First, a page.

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Democracy at RiskHow Terrorist Threats Affect the Public$
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Jennifer L. Merolla and Elizabeth J. Zechmeister

Print publication date: 2009

Print ISBN-13: 9780226520544

Published to Chicago Scholarship Online: March 2013

DOI: 10.7208/chicago/9780226520568.001.0001

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PRINTED FROM CHICAGO SCHOLARSHIP ONLINE (www.chicago.universitypressscholarship.com). (c) Copyright University of Chicago Press, 2019. All Rights Reserved. An individual user may print out a PDF of a single chapter of a monograph in CHSO for personal use.date: 20 October 2019

Engage Abroad, Protect at Home

Engage Abroad, Protect at Home

Chapter:
(p.157) 6 Engage Abroad, Protect at Home
Source:
Democracy at Risk
Publisher:
University of Chicago Press
DOI:10.7208/chicago/9780226520568.003.0007

In his 2002 State of the Union address, President George W. Bush outlined the need for dual objectives in the war on terror. The first goal is to engage abroad in order to ensure that nations are not allowed to harbor and support terrorists, that terrorist training camps are shut down, and that terrorists are brought to justice. The second goal is to protect at home, pursuing measures such as securing the border and improving airport security. Immediately following 9/11, a majority of Americans believed that it was necessary to sacrifice some personal freedoms for the sake of the war on terrorism. This chapter investigates the extent to which Bush's dual foreign policy objectives are selected, advocated, or otherwise championed by individuals facing a terrorist threat. Using survey and experimental data from the United States and Mexico, it analyzes preferences for engaging abroad and preferences concerning protecting the homeland. The chapter concludes with a discussion of the results and their implications for democracy.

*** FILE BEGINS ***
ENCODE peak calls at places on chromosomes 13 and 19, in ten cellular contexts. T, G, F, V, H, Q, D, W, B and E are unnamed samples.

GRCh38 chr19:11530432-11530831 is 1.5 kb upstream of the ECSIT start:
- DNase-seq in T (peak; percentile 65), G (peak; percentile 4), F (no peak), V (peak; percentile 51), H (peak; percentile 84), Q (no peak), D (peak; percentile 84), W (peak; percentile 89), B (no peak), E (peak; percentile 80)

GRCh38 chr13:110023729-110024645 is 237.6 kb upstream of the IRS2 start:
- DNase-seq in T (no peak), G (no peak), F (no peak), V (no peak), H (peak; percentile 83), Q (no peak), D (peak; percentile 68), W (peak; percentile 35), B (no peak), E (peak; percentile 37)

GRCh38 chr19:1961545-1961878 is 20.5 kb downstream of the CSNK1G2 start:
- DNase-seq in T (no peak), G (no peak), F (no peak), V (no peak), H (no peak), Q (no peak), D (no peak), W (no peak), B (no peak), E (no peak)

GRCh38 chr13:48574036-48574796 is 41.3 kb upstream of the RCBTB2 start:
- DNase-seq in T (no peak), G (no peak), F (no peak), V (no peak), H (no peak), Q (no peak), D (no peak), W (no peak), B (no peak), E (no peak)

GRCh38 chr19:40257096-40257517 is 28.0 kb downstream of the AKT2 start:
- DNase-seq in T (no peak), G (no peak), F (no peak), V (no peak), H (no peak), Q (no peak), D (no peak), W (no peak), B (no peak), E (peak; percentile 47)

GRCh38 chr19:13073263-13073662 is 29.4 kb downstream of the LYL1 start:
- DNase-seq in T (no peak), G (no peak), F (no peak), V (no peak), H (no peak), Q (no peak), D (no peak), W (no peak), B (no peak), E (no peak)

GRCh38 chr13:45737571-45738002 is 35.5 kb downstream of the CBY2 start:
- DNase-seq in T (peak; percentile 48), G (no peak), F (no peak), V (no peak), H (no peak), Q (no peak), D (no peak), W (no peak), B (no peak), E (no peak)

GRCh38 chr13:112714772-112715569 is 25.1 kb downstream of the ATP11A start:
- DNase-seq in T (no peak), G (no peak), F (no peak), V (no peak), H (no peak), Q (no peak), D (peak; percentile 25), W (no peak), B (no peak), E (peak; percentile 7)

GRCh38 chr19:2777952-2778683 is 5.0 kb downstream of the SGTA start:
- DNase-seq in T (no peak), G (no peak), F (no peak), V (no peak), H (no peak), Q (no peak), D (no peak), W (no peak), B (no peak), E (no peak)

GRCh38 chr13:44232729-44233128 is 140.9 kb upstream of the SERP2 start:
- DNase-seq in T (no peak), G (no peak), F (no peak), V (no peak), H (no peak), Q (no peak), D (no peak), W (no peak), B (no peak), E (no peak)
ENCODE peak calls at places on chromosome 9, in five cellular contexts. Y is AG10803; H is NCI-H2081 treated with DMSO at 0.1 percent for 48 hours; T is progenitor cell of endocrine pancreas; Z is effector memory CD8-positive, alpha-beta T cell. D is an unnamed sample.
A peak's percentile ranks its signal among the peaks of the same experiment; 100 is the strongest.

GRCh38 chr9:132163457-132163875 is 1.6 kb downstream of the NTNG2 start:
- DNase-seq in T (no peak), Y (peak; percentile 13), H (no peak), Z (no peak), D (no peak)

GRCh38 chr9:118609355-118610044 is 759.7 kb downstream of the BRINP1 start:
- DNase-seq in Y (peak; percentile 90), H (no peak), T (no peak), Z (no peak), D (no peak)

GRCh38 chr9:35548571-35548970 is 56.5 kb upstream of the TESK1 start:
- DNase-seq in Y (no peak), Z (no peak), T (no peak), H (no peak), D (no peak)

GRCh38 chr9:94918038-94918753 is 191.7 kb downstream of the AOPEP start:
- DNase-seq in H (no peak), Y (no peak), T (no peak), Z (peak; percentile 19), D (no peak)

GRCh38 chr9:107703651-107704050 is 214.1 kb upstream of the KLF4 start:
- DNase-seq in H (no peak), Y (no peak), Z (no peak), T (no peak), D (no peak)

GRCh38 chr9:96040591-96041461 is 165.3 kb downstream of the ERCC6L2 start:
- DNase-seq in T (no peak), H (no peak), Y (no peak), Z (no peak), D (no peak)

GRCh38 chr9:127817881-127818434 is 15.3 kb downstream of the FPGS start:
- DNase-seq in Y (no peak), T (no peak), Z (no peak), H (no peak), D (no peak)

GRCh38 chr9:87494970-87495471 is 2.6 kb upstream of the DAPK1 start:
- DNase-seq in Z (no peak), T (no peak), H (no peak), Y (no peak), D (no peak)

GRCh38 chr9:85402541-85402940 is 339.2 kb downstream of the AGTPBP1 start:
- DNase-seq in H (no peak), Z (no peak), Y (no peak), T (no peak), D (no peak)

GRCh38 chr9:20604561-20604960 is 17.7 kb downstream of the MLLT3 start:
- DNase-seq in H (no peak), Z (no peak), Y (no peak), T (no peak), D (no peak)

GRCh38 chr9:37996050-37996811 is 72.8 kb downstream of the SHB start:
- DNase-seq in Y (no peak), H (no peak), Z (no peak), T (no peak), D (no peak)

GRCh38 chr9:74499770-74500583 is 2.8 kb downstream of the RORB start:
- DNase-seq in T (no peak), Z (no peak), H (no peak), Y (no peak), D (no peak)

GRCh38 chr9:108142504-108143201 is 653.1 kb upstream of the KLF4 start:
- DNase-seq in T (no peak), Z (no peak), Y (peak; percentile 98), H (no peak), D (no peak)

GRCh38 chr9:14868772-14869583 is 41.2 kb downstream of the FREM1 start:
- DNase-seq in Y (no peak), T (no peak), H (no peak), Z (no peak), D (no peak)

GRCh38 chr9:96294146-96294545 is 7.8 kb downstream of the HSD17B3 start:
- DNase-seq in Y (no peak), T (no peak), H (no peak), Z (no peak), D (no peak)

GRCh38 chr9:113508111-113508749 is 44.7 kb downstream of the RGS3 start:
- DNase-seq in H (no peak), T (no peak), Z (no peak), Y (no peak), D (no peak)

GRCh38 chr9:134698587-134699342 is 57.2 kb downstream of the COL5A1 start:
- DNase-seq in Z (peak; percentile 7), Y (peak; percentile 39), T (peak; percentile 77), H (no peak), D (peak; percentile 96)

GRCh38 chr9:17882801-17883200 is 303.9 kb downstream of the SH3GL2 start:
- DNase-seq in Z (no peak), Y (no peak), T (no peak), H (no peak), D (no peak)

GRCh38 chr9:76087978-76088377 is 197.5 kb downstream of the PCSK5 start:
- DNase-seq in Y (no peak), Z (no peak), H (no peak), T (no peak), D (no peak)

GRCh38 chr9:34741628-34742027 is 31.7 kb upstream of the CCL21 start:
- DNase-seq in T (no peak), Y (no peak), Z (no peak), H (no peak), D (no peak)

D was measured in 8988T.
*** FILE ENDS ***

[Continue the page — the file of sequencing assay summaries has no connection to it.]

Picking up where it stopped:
Keywords:   foreign policy, United States, George W. Bush, terrorism, terrorist threat, democracy, Mexico, war on terror, security

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